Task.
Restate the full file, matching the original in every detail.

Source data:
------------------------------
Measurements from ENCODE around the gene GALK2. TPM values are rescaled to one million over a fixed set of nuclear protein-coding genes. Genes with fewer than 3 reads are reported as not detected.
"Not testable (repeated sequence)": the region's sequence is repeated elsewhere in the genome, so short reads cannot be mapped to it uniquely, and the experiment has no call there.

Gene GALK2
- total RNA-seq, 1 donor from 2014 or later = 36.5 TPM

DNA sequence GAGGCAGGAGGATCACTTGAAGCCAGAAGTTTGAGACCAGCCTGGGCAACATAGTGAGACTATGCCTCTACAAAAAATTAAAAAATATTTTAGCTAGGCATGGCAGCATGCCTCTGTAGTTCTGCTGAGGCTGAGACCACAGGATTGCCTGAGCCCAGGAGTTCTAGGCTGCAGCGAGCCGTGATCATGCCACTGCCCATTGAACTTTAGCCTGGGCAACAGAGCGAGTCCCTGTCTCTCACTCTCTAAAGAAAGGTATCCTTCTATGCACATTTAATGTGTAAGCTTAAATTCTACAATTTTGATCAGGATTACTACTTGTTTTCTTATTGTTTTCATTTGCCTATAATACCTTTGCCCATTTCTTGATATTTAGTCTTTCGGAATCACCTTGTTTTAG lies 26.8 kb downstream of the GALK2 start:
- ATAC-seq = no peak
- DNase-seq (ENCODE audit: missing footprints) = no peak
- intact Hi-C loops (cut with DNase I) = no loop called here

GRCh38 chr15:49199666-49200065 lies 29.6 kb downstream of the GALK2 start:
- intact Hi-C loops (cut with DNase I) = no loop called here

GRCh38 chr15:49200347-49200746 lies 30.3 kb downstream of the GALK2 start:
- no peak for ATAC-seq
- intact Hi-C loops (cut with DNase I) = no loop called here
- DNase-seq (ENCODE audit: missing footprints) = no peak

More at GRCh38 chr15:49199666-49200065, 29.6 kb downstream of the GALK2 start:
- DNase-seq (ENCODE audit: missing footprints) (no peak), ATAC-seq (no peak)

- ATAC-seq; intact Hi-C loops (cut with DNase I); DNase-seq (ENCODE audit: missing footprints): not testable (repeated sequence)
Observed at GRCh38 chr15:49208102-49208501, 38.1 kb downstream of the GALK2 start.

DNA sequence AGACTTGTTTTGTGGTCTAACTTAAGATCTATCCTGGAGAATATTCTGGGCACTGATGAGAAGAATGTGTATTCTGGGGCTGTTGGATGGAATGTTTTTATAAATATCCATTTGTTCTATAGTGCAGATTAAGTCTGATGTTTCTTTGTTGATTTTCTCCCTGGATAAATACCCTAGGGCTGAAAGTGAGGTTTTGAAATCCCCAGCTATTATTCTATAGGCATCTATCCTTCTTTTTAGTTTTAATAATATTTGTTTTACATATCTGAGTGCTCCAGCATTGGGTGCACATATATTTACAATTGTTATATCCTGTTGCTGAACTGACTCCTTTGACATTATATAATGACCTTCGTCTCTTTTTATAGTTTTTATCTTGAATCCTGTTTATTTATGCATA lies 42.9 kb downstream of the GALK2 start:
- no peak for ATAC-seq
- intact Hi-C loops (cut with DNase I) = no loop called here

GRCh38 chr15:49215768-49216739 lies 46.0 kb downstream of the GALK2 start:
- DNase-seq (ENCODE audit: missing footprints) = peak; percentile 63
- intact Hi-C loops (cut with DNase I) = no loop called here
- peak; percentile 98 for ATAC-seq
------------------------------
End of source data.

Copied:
Measurements from ENCODE around the gene GALK2. TPM values are rescaled to one million over a fixed set of nuclear protein-coding genes. Genes with fewer than 3 reads are reported as not detected.
"Not testable (repeated sequence)": the region's sequence is repeated elsewhere in the genome, so short reads cannot be mapped to it uniquely, and the experiment has no call there.

Gene GALK2
- total RNA-seq, 1 donor from 2014 or later = 36.5 TPM

DNA sequence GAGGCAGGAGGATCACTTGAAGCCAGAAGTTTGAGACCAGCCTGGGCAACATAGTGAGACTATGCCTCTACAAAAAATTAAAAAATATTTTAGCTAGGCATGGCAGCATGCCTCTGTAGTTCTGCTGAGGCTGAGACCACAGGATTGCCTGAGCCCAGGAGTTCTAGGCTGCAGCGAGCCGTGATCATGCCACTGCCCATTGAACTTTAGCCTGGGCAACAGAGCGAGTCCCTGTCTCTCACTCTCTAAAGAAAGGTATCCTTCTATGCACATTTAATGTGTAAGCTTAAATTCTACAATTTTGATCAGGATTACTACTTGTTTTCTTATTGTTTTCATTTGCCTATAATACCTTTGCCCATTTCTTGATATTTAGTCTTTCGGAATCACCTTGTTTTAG lies 26.8 kb downstream of the GALK2 start:
- ATAC-seq = no peak
- DNase-seq (ENCODE audit: missing footprints) = no peak
- intact Hi-C loops (cut with DNase I) = no loop called here

GRCh38 chr15:49199666-49200065 lies 29.6 kb downstream of the GALK2 start:
- intact Hi-C loops (cut with DNase I) = no loop called here

GRCh38 chr15:49200347-49200746 lies 30.3 kb downstream of the GALK2 start:
- no peak for ATAC-seq
- intact Hi-C loops (cut with DNase I) = no loop called here
- DNase-seq (ENCODE audit: missing footprints) = no peak

More at GRCh38 chr15:49199666-49200065, 29.6 kb downstream of the GALK2 start:
- DNase-seq (ENCODE audit: missing footprints) (no peak), ATAC-seq (no peak)

- ATAC-seq; intact Hi-C loops (cut with DNase I); DNase-seq (ENCODE audit: missing footprints): not testable (repeated sequence)
Observed at GRCh38 chr15:49208102-49208501, 38.1 kb downstream of the GALK2 start.

DNA sequence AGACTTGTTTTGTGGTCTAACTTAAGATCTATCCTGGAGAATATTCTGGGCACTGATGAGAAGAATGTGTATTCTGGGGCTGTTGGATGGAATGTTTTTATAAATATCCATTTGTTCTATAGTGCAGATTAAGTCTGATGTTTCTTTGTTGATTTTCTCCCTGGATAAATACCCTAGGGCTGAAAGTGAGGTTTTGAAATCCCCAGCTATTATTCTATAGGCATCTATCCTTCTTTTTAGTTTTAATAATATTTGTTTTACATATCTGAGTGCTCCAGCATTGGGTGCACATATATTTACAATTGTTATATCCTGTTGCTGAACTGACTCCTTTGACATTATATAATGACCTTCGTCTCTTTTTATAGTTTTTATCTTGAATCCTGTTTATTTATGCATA lies 42.9 kb downstream of the GALK2 start:
- no peak for ATAC-seq
- intact Hi-C loops (cut with DNase I) = no loop called here

GRCh38 chr15:49215768-49216739 lies 46.0 kb downstream of the GALK2 start:
- DNase-seq (ENCODE audit: missing footprints) = peak; percentile 63
- intact Hi-C loops (cut with DNase I) = no loop called here
- peak; percentile 98 for ATAC-seq